Ireland: Homily of Bishop Denis Nulty for Launch of Season of Creation 2019

‘The Season of Creation is a very timely reminder that the clock is ticking’

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Bishop Denis Nulty of Kildare and Leighlin in Ireland preached the homily below on Sunday, September 1, 2019, at the Church of the Most Holy Rosary, Tullow, in the Diocese of Kildare and Leighlin at a Mass to mark the launch of the Season of Creation 2019. After the Mass Bishop Nulty planted a mountain ash tree in the grounds of the Cairdeas Centre near the church.

Creation Time or the Season of Creation is marked from September 1 to October 4 each year throughout the Christian world. It celebrates the joy of creation as well as encouraging awareness-raising initiatives to protect the natural environment. The Season of Creation has a special significance for the Catholic Church, particularly since Pope Francis established September 1 as an annual World Day of Prayer for the Care of Creation.

«The Season of Creation is a very timely reminder that the clock is ticking,» Bishop Nulty said. «Recycling is no longer an optional habit; it is the very basic and nothing more. Illegal dumping needs to be exposed and uncovered. Incorrect recycling needs to be corrected, what goes where and into which bin. If we are consuming too much; we are also wasting too much.»


We gather in Tullow this Sunday morning, conscious that this is a time of new beginnings for many. In recent days little ones began school for the first time. Many more return or have already returned to schools and colleges, an end to the Summer season and of course the beginning hopefully of a fine spell of weather!

Speaking of weather today is also an important day in the Church calendar as we begin the Season of Creation (from 1 September until the Feast of St. Francis of Assisi on 4 October). Pope Francis asks all of us to embrace this season in prayer, in living more sustainably and in raising our voices in the public sphere. We are invited to think more deeply about what is happening at present to the Earth, the environmental destruction which now threatens our world, our common home.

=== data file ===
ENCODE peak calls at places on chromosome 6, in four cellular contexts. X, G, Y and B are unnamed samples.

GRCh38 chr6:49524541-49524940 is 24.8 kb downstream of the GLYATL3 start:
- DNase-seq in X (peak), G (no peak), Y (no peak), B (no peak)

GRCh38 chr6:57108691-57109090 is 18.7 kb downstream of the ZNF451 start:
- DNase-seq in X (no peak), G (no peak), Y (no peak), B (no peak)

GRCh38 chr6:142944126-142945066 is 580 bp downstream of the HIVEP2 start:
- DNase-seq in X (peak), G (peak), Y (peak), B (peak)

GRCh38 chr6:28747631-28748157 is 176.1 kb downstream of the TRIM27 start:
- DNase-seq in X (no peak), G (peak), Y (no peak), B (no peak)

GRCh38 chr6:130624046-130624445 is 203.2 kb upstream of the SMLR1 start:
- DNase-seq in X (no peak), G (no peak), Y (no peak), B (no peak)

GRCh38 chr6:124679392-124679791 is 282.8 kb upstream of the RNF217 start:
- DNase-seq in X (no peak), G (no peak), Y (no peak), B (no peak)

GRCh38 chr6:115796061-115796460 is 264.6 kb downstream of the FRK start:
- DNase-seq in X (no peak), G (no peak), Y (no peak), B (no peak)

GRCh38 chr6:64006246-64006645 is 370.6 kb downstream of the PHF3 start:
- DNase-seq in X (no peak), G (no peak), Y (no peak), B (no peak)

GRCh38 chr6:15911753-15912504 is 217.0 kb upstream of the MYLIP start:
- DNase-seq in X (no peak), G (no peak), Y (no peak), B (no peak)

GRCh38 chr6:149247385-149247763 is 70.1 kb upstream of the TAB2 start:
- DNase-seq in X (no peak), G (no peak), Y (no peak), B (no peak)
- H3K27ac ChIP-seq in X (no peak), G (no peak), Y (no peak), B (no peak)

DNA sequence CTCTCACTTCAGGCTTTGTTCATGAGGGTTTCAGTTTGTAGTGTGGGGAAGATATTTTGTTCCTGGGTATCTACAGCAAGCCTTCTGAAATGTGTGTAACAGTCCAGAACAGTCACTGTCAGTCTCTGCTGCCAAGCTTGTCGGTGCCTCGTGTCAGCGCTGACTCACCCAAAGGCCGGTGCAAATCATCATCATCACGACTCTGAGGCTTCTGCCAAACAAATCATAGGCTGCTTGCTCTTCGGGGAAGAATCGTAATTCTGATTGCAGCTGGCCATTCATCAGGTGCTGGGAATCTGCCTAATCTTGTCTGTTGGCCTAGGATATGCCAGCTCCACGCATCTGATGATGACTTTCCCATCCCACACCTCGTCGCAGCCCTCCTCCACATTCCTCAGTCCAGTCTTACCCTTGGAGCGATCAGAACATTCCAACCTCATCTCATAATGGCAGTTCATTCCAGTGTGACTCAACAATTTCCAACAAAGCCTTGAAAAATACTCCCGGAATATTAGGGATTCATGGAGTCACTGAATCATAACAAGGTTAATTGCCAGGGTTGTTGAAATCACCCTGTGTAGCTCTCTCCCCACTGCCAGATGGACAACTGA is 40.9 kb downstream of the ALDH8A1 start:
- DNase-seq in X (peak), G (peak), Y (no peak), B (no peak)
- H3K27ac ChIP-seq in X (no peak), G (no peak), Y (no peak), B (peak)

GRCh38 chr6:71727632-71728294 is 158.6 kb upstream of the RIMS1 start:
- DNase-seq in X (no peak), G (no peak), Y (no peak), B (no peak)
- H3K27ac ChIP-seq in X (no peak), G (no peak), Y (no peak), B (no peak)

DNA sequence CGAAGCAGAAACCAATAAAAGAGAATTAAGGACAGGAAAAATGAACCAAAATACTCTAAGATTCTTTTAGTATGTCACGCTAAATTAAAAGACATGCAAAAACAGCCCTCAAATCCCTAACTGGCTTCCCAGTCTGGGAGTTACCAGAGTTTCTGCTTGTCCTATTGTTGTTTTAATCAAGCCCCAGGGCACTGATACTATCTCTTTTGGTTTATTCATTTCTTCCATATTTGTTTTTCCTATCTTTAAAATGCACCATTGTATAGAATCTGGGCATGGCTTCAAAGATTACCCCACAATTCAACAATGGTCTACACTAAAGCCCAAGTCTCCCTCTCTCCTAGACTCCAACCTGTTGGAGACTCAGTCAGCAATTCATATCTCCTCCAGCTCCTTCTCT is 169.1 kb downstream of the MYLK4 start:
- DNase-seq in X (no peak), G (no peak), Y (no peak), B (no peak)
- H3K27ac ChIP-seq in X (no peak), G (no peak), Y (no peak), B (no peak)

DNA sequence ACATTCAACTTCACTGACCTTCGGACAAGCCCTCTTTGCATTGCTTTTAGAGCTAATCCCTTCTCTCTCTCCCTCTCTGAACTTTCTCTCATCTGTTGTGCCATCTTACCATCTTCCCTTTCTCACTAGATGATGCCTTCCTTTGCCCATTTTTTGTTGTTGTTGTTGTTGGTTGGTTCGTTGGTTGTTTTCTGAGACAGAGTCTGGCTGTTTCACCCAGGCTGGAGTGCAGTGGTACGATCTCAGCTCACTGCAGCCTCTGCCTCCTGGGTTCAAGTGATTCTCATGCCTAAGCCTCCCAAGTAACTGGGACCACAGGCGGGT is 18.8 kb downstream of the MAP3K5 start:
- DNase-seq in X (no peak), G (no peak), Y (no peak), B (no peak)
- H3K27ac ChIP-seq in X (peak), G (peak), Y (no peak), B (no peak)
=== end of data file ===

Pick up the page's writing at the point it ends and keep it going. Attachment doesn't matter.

Returning to the new beginnings this September month and this Season of Creation offers, I think of the late John O’Donoghue’s poem: ‘For a New Beginning’:

“awaken your spirit to adventure

hold nothing back, learn to find ease in risk

soon you will be home in a new rhythm

for your soul senses the world that awaits you”

We celebrate this awaiting world, this world of new beginnings aware of the God who accompanies all of us at all stages and in all seasons.

In today’s Gospel, marking the beginning of this Season of Creation, Jesus uses the image of a Great Banquet to explain God’s vision for our world. It is a world where entitlements and privileges are reversed, where those who consider themselves entitled to the highest seats at the table take the lowest seats. It’s an upheaval of traditional social etiquette norms.

The poor, the crippled, the lame, the blind[1] are those who suffer most because we fill our seas with plastic; because we pollute our air with toxins; because we eradicate indigenous populations in the name of so-called progress and development. The theme for this year’s Season of Creation is “The Web of Life”. The most vulnerable among us suffer most deeply as the web of life begins to unravel.

Mention in the Hebrews reading to “a blazing fire or a gloom turning to total darkness[2]brought me to the Rain Forest Fires in the Amazon, where one-fifth of the planet’s oxygen is produced; that accounts for every fifth breath we take. Once again we won’t immediately choke in the western world or the developed world, but the poor, the crippled, the lame will. Our faith calls us to respond to this crisis with urgency. Let us hear the Gospel message today where we are called to consider those on the margins, this includes those most at risk from climate breakdown, and let us commit to working towards a world where all are equally seated and valued at the one banquet table.